Tag Archives: National Parks

National Parks trip – Glacier

Our National Parks trip ended at Glacier National Park where we stayed at the Lake McDonald Lodge.  Glacier is not named for its (diminishing) glaciers but for the process of glaciation that formed the park’s terrain.

There are two routes that run north/south on the eastern and western side of the park.  Lake McDonald Lodge is reached by the western route.  Going-to-the-Sun run cuts directly across the park from west to east through Logan Pass but, due to the high elevation and heavy snows, it is often closed until late June.

Since we took our trip early, the road was only open to Avalanche Creek.  We did get to hike the Avalanche Creek trail up to Avalanche Lake and were rewarded with breathtaking views as well as siting both a black bear and grizzly bear!

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Glacier Black Bear

Glacier Grizzly

 

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National Parks trip – to Butte, MT?

 

Butte, MT is not on most people’s list of places to visit when going to National Parks.  In fact, it is not of most people’s list of places to visit period.  It is, however, halfway between Yellowstone and Glacier National Parks.  We decided to break up an over eight hour drive by spending the night at the Copper King Mansion, now a bed and breakfast in Butte, MT.

According to Wikipedia, the Copper King Mansion is a 34-room residence of Romanesque Revival Victorian Architecture that was built from 1884 to 1888 as the residence of William Andrews Clark, one of Montana’s three famous Copper Kings.  We stayed in the Master Suite.  The owners, Erin and Pat, were very gracious and knowledgeable about the mansion and its restoration and upkeep.  After a delicious breakfast and a full tour of the mansion, we continued on to Glacier National Park.

Copper mining in the nineteenth and early twentieth centuries was done by pit mining with headframes, the structural frame above the underground mine shaft.  Open pit mining – the Berkeley Pit – did not occur until the mid-twentieth century and was closed in 1982.

National Parks trip – Yellowstone

A favorite saying goes “If you don’t like the weather, wait ten minutes.”  I believe that Yellowstone has all other locations beat.  After the Grand Tetons, we made our way from the Jackson Lake Lodge to Old Faithful Inn.  The first picture shows the snowy, overcast weather we encountered and the traffic jam caused by a motorist’s car stuck in the snow.  A helpful park ranger got the motorist unstuck.  After arriving at Old Faithful, we decided to drive up to Mammoth Hot Springs and the second picture shows the snowless drive.  Same day, different weather patterns.

Yellowstone is too fascinating to cover in just a few pictures.  Over 3 million visitors go each year and most of them, I suspect, make the trek to the Old Faithful Inn and Old Faithful geyser.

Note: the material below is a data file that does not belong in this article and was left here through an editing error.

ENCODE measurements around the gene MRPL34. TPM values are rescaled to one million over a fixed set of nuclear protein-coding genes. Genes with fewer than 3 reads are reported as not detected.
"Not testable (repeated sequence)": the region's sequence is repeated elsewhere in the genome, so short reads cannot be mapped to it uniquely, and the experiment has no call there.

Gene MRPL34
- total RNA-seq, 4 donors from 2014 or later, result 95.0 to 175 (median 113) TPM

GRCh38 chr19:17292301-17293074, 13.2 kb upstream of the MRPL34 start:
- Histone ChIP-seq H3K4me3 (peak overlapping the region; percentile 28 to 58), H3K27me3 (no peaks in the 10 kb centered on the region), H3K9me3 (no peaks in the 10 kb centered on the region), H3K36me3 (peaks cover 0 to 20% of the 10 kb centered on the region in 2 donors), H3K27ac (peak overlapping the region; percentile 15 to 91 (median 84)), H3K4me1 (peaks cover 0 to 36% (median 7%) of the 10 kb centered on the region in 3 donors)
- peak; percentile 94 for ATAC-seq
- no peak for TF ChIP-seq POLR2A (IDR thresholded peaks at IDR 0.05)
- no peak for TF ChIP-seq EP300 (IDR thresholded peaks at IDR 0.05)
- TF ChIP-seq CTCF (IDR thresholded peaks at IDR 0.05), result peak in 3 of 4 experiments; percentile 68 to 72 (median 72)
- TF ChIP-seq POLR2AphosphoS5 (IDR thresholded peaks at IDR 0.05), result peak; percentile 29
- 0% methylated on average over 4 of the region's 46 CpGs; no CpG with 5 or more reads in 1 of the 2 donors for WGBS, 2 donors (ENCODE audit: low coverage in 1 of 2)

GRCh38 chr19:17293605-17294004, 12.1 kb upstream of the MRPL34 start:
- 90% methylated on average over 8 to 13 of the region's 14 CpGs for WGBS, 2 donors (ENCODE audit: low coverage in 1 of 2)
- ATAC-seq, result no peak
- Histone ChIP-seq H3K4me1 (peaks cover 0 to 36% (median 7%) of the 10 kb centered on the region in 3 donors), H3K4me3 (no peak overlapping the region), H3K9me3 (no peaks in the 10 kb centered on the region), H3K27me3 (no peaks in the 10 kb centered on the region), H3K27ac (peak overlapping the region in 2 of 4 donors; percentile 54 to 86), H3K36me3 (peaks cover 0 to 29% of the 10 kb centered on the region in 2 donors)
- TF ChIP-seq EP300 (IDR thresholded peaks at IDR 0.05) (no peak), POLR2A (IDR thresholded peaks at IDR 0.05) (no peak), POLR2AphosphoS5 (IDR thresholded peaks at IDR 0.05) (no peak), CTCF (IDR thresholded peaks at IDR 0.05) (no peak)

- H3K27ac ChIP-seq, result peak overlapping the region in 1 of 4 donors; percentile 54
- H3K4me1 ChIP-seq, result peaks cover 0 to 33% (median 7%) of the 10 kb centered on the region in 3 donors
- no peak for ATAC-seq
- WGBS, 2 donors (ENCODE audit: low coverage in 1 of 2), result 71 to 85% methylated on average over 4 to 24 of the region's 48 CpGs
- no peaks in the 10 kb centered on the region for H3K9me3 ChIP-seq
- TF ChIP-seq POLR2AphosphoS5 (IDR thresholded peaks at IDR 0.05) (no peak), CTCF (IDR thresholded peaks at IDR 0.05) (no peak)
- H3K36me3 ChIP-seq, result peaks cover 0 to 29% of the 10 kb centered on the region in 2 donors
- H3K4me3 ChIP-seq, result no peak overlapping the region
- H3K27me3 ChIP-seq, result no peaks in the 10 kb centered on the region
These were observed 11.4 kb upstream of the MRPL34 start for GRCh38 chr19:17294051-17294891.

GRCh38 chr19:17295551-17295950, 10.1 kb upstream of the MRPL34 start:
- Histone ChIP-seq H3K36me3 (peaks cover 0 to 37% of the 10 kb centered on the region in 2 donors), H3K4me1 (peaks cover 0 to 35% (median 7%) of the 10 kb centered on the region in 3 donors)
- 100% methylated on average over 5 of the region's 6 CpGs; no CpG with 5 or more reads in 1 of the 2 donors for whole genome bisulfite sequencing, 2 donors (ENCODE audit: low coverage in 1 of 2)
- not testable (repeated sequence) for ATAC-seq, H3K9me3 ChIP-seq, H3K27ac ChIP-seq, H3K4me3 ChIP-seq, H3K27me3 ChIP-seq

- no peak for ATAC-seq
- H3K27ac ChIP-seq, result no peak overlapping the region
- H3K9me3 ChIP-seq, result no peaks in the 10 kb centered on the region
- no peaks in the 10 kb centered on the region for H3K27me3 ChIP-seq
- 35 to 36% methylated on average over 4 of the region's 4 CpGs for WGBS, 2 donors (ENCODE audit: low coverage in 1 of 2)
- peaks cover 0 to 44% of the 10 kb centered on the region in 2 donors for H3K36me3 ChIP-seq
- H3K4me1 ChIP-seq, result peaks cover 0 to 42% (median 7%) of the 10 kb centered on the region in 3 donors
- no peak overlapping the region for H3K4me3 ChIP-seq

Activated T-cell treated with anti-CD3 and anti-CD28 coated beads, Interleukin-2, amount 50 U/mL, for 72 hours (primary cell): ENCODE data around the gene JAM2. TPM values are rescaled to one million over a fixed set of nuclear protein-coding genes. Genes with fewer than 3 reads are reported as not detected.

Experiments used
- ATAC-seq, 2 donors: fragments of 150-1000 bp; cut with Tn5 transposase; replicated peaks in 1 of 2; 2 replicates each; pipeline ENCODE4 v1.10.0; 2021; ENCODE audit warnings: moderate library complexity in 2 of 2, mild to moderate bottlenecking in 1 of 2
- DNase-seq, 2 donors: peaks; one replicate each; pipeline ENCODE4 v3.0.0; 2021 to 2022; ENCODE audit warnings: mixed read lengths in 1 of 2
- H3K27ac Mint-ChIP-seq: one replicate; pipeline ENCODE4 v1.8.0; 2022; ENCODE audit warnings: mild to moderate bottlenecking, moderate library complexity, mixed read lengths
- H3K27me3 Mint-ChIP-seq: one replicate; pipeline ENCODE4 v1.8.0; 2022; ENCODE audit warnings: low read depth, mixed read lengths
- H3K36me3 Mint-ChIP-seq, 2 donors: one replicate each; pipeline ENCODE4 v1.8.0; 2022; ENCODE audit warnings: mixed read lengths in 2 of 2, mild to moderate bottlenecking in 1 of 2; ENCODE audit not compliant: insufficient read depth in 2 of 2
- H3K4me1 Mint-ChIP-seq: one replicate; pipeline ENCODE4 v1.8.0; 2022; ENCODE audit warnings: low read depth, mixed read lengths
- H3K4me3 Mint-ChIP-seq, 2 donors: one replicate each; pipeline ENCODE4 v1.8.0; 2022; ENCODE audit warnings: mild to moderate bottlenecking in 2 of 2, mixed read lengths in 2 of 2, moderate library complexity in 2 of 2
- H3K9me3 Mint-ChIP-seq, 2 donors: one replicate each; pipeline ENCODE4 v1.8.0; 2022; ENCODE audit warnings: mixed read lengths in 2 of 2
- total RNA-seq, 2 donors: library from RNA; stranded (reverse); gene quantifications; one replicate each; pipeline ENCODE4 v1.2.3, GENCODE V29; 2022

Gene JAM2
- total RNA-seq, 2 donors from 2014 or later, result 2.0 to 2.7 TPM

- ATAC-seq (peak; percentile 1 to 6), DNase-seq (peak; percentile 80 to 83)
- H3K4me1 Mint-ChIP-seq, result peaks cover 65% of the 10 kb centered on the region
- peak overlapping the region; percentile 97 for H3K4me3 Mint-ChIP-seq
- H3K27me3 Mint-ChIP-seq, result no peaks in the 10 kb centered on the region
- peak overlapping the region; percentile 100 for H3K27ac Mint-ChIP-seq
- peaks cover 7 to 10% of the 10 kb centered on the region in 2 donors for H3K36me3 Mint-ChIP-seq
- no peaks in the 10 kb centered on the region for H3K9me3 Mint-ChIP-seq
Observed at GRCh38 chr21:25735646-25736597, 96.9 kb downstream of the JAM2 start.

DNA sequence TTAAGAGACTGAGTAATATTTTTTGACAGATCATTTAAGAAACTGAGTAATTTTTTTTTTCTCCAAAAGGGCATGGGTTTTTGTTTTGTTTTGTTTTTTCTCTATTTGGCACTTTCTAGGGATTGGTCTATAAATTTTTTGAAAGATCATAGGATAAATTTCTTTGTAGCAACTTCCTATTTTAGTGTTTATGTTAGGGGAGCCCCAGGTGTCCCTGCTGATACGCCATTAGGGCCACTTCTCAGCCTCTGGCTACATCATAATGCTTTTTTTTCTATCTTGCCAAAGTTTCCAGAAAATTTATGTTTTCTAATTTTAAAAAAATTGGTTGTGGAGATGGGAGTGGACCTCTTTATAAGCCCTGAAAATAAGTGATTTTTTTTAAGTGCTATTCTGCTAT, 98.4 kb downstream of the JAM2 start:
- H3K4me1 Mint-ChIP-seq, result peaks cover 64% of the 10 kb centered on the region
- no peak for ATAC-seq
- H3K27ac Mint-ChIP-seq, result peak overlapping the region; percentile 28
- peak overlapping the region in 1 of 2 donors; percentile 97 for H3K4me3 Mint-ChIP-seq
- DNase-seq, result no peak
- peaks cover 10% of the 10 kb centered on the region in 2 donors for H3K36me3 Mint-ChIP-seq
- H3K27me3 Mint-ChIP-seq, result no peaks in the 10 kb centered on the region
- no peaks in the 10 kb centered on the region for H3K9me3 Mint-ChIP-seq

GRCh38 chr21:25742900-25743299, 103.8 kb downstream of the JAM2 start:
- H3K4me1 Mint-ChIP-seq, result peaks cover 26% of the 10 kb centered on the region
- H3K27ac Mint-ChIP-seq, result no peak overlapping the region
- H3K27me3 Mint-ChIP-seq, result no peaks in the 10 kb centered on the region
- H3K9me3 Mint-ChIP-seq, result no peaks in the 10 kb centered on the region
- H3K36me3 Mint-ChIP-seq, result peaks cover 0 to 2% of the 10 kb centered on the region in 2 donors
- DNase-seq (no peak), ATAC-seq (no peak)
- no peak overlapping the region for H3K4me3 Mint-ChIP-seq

Both are worth the stop but there are more geysers than just Old Faithful.  In fact, within a single square mile around Old Faithful are half the geysers on the planet.  There are also fumeroles, hotsprings and mudpots in the park.  A few days are not enough time to see all the wonders of Yellowstone but we did manage to see Old Faithful, Mammoth Hot Springs, West Thumb, Lamar Valley, Upper and Lower Falls and Grand Prismatic Spring.

 

[Next up is a brief stop at the Copper King Mansion on the way to Glacier National Park.]

National Parks trip – Grand Tetons

 

I know, I know.  I have been absent and have failed to fulfill my complement of bitching and grousing.

I will return to that subject but first – another trip, this time to three US National Parks; the Grand Tetons, Yellowstone and Glacier.  My wife and I took this trip in May, starting at the Grand Tetons then moving north first through Yellowstone and then Glacier.  Taking the trip early in the season meant some chanciness in the weather.  The Grand Tetons had some rainy weather but we got an improvement in Yellowstone and Glacier.  We also got a look at a number of critters including black bears and a grizzly.  More on that later.

First up, the Grand Tetons.

The first four pictures are the classic one (though a bit cloudy) of the Snake River in the foreground and the Tetons in the background.  The Tetons are unusual in that, unlike most mountain ranges (the Rockies, the Appalachians, the Cascades and Sierra Nevada’s), they rise directly from a flat valley without any foothills.  It’s all due to tectonic activity and the fact that one tectonic plate is moving directly under another and, as one plate rises, erosion levels the valley floor.  At times, it is as though there is a flat valley floor and the Tetons are huge fake drapery to convince you that there are mountains.